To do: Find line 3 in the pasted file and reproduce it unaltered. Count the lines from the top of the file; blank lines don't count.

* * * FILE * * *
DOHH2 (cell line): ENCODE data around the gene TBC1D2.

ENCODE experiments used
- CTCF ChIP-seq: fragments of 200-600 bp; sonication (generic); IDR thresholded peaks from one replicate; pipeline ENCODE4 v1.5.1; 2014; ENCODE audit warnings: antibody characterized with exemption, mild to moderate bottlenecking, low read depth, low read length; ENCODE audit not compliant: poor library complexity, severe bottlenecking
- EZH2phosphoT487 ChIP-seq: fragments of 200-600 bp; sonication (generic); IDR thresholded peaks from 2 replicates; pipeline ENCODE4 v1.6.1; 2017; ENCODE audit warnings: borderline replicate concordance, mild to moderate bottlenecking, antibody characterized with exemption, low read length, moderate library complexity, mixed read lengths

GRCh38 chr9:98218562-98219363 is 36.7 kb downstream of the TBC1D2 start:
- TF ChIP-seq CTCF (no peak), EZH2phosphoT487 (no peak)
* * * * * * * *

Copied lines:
- CTCF ChIP-seq: fragments of 200-600 bp; sonication (generic); IDR thresholded peaks from one replicate; pipeline ENCODE4 v1.5.1; 2014; ENCODE audit warnings: antibody characterized with exemption, mild to moderate bottlenecking, low read depth, low read length; ENCODE audit not compliant: poor library complexity, severe bottlenecking